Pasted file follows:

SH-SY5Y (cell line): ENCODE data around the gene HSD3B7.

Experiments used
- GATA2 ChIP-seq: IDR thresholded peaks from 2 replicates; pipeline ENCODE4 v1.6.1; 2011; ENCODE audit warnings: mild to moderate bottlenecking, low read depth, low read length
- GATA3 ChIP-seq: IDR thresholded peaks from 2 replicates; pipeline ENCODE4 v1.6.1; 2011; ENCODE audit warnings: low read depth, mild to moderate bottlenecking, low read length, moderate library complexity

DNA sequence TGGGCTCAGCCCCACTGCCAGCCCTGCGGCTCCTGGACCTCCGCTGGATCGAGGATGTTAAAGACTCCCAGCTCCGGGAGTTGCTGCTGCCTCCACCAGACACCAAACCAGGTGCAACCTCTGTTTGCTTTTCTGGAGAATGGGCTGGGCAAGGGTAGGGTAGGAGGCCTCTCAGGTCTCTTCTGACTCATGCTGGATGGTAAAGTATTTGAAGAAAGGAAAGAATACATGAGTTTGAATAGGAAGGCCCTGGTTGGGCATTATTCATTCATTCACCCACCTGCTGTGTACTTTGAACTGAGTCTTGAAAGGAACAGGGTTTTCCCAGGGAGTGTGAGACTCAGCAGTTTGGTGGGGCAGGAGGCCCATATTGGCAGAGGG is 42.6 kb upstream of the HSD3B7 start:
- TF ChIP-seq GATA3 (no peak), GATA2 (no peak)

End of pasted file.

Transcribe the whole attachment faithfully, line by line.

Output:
SH-SY5Y (cell line): ENCODE data around the gene HSD3B7.

Experiments used
- GATA2 ChIP-seq: IDR thresholded peaks from 2 replicates; pipeline ENCODE4 v1.6.1; 2011; ENCODE audit warnings: mild to moderate bottlenecking, low read depth, low read length
- GATA3 ChIP-seq: IDR thresholded peaks from 2 replicates; pipeline ENCODE4 v1.6.1; 2011; ENCODE audit warnings: low read depth, mild to moderate bottlenecking, low read length, moderate library complexity

DNA sequence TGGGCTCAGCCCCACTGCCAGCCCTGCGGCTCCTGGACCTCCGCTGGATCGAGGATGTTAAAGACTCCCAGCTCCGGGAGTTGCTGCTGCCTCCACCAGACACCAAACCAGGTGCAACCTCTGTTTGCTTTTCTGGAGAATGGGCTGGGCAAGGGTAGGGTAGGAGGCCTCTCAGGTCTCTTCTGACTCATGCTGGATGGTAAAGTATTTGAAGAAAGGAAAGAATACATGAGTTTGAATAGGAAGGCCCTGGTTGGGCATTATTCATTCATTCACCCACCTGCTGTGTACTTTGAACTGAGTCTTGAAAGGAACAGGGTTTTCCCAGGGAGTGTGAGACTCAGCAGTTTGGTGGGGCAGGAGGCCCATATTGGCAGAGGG is 42.6 kb upstream of the HSD3B7 start:
- TF ChIP-seq GATA3 (no peak), GATA2 (no peak)